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'The Square' Shows the Rise and Fall of Egypt's Revolution

A new documentary about the Egyptian revolution follows six Egyptians who share little in common other than a yearning for justice as they experience more joy, frustration, and terror than most of us will feel in a lifetime.

Images courtesy of Nouijam Films

Revolutions are always unfinished business. Anger and hope can get people into the streets, but they can’t build a new society by themselves. Destroying a government is often easier than designing one, and the qualities that make for effective revolutionaries—indignation, idealism, mistrust of compromise—can also tear a revolution apart. What begins with elation and idealism can quickly turn to butchery. Just ask the French.


So it isn’t surprising that the protagonists of the The Square, a new documentary about the Egyptian revolution that opens in New York next week, light up the early minutes of the movie with a romantic intensity and fade into darker moods as their movement fractures and sputters. But while the The Square deals with themes that are familiar to any student of history, it does so in a way that is both jarring and fresh. The ousting of Hosni Mubarak was the first great political upheaval of the era of ubiquitous digital documentation, and director Jehane Noujaim has drawn on an abundance of raw footage—hers and others—to create a revolutionary chronicle of unprecedented immediacy.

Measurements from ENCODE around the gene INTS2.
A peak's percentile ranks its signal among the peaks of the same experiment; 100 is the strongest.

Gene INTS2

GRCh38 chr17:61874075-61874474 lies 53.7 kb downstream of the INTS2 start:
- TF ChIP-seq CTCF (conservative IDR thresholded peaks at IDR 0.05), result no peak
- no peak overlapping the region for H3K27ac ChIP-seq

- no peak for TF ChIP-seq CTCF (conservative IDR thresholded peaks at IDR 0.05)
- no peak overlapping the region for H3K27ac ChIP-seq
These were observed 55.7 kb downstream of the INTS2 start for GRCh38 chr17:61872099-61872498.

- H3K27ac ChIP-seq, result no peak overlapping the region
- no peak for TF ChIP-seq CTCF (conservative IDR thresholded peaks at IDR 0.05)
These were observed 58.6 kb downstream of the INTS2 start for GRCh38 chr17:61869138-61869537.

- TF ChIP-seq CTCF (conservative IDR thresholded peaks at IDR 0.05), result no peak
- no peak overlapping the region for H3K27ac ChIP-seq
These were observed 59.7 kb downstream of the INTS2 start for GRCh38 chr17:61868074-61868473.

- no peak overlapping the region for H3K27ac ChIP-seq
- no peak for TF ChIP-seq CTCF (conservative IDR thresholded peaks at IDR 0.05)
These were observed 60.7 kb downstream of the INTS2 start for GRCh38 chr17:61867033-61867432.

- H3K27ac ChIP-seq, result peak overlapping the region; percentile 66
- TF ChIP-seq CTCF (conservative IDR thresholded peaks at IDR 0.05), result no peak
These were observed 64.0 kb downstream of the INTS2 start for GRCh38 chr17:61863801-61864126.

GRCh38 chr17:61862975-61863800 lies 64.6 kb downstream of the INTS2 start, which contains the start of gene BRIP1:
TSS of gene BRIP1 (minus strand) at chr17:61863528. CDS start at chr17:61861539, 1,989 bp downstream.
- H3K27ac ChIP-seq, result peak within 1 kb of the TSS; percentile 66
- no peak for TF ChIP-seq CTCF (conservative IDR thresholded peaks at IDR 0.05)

The Square follows six Egyptians who share little in common other than revulsion for the Mubarak regime and a yearning for justice. Their story begins in January 2011, shortly before Mubarak’s fall, and ends in August 2013, in the immediate aftermath of the military coup against Mohamed Morsi. Over those two and a half years, they experience more joy, frustration, and terror than most of us will feel in a lifetime. Ocassionally, Noujaim’s subjects are at the vanguard of the revolution, eagerly strategizing and campaigning; at other moments, they are on their back feet, struggling to react to the explosive twists of a struggle for power they themselves set in motion.